Planning to get Liposuction? Learn more!

Liposuction Basics

liposuctionLiposuction is the removal of fat from certain areas of the body. This procedure can be done anywhere from the abdomen to the knees. For those who have attempted to diet and exercise, liposuction can help get rid of stubborn fat deposits that cannot otherwise be eliminated. It can be done alone or in combination with other procedures, such as breast reductions or tummy tucks. It can also be done in more than one area at once. Liposuction goes by many names. It is known as lipoplasty, laser assisted liposuction, or ultrasound assisted lipoplasty.

The Numbers

According to statistics compiled by the American Society for Aesthetic Plastic Surgery (ASAPS), liposuction was the number one cosmetic procedure performed on both genders in 2007. 456, 828 of these were performed during that year. This is an increase of 158.3% since 1997.

What Happens during a Liposuction

The surgeon’s first step is to mark the areas where fat will be removed. This is done using a magic marker or Sharpie. These markings will help the surgeon plan the procedure for best results.

Liposuction is often performed under general anesthesia though a local anesthesia can be used in some instances. Epidural blocks and intravenous sedation are also options. The anesthesiologist will work with the plastic surgeon in order to determine the best type of anesthesia for you. They will also consider the length of the surgery, and where on the body the surgery is being performed.

The area in which liposuction is being performed is filled with a fluid solution. The solution contains saline, a saltwater blend, and epinephrine, which helps prevent blood loss. The solution also contains a local anesthetic. There are a number of different types of solutions available. The biggest difference is the amount of fluid in each. The first solution, also known as the wet technique, uses 100-300 mL of fluid in each site. This lessens the amount of blood that is sectioned out to 20–25%. The second solution, also called the super wet technique, uses an amount of fluid that is equal to the amount of fat removed. Less than 1% of blood is lost using this solution. The last solution uses 3 to 6 times more fluid than the second solution. This is called the tumescent technique. This technique is not always popular, because some say that it interferes with the surgeon’s ability to sculpt the remaining skin. Critics also say that this technique can cause potential overload of fluids and may result in an overdose of anesthetic. Surgeons did not always use solutions during liposuction. When they did not, the surgery resulted in a great deal of blood loss and bruising.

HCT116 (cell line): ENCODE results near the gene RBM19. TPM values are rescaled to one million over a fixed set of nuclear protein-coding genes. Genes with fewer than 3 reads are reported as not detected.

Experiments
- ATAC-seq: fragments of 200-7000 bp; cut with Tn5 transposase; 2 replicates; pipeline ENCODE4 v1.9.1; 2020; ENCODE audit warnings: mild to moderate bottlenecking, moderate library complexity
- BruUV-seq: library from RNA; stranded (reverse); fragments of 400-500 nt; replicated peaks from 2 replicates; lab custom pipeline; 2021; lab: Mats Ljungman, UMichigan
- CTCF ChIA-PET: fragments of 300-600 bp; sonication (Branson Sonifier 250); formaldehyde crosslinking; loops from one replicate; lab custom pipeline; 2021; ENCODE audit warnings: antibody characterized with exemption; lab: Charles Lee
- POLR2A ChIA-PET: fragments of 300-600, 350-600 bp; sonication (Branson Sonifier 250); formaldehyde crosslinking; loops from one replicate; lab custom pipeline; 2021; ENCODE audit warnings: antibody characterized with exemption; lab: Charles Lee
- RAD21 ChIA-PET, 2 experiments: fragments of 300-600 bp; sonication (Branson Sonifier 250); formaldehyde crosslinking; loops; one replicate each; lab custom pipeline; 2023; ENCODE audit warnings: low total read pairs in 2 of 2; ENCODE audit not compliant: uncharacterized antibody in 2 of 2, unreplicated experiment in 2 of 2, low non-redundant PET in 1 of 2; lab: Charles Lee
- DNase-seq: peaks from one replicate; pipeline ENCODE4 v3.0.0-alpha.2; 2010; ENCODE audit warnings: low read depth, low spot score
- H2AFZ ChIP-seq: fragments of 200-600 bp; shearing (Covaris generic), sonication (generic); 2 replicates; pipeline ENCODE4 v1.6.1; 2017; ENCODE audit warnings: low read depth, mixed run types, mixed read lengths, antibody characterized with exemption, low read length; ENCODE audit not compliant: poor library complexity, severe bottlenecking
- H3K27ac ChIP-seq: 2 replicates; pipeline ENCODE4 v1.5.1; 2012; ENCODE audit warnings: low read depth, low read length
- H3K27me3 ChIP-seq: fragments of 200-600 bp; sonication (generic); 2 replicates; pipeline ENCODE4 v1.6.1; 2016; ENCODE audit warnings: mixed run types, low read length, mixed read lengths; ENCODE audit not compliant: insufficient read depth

Getting the Fat Out

At last, the fat is removed. There are many different ways to remove this. The first is traditional liposuction, via suction. A cannula is inserted through an incision in the skin to vacuum up the fat cells. The surgeon moves the cannula back-and-forth to break up the fat layer and remove it. In ultrasound liposuction, the surgeon inserts a cannula through specially placed incisions. Sound waves are played through the cannula, which helped break up the fat layer. A more updated version of this technique is called vaser assisted liposuction. This procedure uses gentler sound waves to break up the fat. The bonus to this procedure is that it does not damage blood vessels and nerves, or connective tissue. This means that the patient suffers less from bruising, swelling and pain. Power assisted liposuction uses a cannula with a motor in it to break up the fatty tissue. Laser assisted lipo uses lasers to liquefy the fat; proponents say that it leads to tighter skin, while critics say it does nothing new except add to the cost. They also feel that it can make the entire procedure harder to deal with for both the patient and the doctor. Body jet liposuction uses water to loosen the fat from the connective tissue and vacuum it out at the same time. Since it loosens the fat cells rather than destroys or breaks them apart, it is less traumatic to the body and may even have a shorter recovery time. Also, the fat and water are removed immediately, which means the doctor can tell if more lipo is needed in the area. The procedure can be used to harvest fat for transfer to other areas that may need it. Body jet liposuction falls under the same anesthesia requirements as the other methods, but more research is needed to determine all of the risks and benefits.

Cannulas—Size Does Matter